Posts Tagged ‘memories’

Springwater Trail, Boring, OR I did not want to go running this morning. Due to the holidays, weather, work, and a nasty virus that kept me indoors for quite some time, I had not been out on streets or trails for a month and a half. And it had become much easier to sit at the computer than move my feet. Still husband was urging me on, and I knew my body could use some exercise. So I plodded back to the bedroom, changed into my running clothes, and joined my ready-to-go hubby. We drove a short distance to Boring, Oregon. (Yes, there is a Boring, Oregon, and yes, it really is kind of boring… But it does have a Sister City: Dull, Scotland. Honest! You can look it up.) Anyway, we drove to a newly-paved section of the Springwater Trail in Boring. It was a good choice, a chance of scenery to get me started.Filbert catkins

Aspen trunksI wish I could say that I started down the trail excited to be running again and full of energy. No, I’m afraid my run was a slow, very slow jog, and the walk breaks were eagerly anticipated. Still, I did like being out in nature. The clouds billowed above me, and the sun managed to shine through at least part of the time. Yellow catkins dangled from the filbert trees along the path. The white bark of a crowd of aspens stood out against the browns of winter.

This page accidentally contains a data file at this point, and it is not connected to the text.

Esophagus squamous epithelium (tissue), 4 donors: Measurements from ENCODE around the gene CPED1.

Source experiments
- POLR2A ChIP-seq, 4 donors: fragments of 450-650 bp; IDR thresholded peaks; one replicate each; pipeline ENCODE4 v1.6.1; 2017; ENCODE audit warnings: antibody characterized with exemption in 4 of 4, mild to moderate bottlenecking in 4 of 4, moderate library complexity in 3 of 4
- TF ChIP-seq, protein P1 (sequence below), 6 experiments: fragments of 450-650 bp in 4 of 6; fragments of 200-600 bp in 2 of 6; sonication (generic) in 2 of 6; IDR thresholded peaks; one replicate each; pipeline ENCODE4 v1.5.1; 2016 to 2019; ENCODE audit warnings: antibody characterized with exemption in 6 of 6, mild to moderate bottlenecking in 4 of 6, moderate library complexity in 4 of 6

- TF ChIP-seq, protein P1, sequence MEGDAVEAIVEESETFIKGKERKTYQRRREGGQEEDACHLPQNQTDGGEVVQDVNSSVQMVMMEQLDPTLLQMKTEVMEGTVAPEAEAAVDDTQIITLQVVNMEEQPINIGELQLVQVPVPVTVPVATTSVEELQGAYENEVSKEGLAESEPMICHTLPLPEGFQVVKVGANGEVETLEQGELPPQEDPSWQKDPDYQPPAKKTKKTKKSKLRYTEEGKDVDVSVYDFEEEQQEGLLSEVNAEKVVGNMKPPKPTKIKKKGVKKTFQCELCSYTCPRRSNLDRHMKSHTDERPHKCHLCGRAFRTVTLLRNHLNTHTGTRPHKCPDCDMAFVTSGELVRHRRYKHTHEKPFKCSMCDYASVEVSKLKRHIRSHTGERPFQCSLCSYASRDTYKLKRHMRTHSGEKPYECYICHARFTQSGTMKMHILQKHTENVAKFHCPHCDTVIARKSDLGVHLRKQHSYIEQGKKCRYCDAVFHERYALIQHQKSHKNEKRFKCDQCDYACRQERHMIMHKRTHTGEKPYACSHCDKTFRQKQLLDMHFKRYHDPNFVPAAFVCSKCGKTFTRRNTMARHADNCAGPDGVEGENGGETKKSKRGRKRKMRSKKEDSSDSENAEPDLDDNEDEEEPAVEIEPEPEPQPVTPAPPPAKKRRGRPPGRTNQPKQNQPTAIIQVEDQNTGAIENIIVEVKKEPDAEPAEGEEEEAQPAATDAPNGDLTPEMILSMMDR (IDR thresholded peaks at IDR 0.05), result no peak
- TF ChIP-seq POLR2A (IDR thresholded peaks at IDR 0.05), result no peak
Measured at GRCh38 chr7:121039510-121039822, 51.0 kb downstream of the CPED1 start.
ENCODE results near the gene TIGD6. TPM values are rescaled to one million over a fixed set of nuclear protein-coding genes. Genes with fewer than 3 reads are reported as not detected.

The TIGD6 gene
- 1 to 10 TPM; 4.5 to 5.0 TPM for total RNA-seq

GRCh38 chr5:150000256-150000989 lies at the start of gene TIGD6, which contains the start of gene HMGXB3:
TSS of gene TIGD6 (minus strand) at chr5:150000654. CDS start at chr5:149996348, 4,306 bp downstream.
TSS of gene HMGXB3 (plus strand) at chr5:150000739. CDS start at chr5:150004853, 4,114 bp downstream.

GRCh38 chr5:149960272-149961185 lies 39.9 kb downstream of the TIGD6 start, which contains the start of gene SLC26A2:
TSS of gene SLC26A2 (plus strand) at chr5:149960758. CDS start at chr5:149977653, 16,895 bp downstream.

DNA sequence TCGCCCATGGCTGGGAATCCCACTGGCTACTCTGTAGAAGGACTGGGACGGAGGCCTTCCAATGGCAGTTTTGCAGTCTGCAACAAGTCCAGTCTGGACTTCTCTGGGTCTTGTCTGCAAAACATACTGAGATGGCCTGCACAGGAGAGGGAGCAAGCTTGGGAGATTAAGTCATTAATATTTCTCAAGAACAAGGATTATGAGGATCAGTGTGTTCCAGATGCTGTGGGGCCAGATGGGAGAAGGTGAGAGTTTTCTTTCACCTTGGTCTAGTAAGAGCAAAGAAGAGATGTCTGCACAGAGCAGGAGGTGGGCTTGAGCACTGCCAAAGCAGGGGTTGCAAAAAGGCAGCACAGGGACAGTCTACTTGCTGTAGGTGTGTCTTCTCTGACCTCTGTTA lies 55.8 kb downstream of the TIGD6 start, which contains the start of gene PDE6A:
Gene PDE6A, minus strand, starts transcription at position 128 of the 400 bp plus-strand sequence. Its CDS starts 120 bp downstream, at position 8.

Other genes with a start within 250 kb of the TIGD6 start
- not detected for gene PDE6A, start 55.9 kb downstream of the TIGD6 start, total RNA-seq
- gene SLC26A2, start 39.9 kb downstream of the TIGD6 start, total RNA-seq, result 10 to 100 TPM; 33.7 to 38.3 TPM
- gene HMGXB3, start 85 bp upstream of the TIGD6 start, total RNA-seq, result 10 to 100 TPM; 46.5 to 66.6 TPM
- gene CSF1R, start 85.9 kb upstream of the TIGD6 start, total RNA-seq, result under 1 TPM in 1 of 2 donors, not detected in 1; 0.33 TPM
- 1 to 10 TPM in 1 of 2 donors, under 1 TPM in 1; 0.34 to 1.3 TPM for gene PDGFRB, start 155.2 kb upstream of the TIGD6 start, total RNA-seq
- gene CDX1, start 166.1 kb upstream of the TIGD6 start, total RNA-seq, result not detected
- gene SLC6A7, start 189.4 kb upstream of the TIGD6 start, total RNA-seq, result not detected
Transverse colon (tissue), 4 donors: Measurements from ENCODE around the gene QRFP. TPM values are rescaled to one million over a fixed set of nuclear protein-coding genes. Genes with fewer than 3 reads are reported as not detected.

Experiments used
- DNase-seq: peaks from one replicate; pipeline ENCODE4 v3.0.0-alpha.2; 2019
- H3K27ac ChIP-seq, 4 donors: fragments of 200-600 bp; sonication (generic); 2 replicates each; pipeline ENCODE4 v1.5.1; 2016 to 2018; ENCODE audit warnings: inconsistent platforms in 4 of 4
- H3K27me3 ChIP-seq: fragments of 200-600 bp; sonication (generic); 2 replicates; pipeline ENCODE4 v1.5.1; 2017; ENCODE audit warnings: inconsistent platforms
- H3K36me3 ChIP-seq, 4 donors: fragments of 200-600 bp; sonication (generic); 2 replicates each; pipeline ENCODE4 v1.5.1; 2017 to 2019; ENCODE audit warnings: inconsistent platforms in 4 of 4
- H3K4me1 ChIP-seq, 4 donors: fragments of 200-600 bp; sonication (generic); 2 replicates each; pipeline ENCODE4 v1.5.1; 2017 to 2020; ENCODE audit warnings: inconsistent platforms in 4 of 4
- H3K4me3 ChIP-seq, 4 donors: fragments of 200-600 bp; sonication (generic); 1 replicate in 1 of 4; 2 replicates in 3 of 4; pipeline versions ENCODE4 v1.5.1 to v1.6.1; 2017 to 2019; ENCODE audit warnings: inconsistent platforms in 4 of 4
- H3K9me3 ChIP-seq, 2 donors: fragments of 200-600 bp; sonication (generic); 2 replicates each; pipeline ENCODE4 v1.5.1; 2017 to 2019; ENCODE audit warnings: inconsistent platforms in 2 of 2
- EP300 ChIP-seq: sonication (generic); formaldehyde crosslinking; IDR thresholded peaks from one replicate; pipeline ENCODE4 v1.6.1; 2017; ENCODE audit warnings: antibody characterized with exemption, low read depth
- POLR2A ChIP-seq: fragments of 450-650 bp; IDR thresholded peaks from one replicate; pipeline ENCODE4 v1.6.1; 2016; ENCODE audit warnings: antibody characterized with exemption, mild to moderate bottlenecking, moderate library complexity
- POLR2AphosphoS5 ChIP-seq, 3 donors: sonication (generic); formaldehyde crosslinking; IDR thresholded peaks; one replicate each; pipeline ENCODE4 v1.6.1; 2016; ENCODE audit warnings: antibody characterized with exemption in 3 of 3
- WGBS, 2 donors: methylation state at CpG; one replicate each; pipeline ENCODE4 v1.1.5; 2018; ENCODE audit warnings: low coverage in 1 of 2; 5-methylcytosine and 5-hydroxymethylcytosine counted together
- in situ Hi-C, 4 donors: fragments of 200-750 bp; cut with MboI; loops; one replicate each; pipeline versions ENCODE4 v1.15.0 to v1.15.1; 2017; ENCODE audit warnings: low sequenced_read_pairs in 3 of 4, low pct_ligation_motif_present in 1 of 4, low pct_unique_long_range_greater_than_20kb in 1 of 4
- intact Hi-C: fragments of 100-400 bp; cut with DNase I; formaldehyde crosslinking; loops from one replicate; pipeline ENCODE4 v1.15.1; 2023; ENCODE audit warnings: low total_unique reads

I think I annoyed my husband, who likes to keep his running rhythm going, by stopping to pull out my phone and take pictures along the way. But he’s learned to put up with it. I see beauty and I want to capture it. The photo is never as good as the real thing, of course. But it’s like a sign along the way, taking me back to the realness of the moment and helping me remember its fullness.Clouds, Springwater Trail

I made it almost three miles, not bad for my first time out in so long. It was almost fun. And perhaps the spell of inertia is broken, and I can get back into the routine. We shall see. At least I have my pictures to remind me.  🙂

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Foggy morningI hate goodbyes. I dropped my son off at the airport this morning, knowing I would probably not see him again until next Christmas. We hugged, and I watched him pull his suitcase toward the revolving doors. Around me, other people hugged their goodbyes, grasping that last touch, one final memory to hold them until next time.

Why do kids have to grow up and move away? I remember how excited I was when I went away to college. Did my mother cry as they drove away from my freshman dorm? Did a hole open in her heart that only my return could mend? I never thought about it much at the time; I was too busy living my own life.Son and husband

At my age, goodbyes become more common. A little over a year ago I whispered goodbye to my father as he lay silent in a hospital bed, his spirit perhaps already flown. That farewell was even more wrenching, tinged with the knowledge that I wouldn’t see him again until eternity.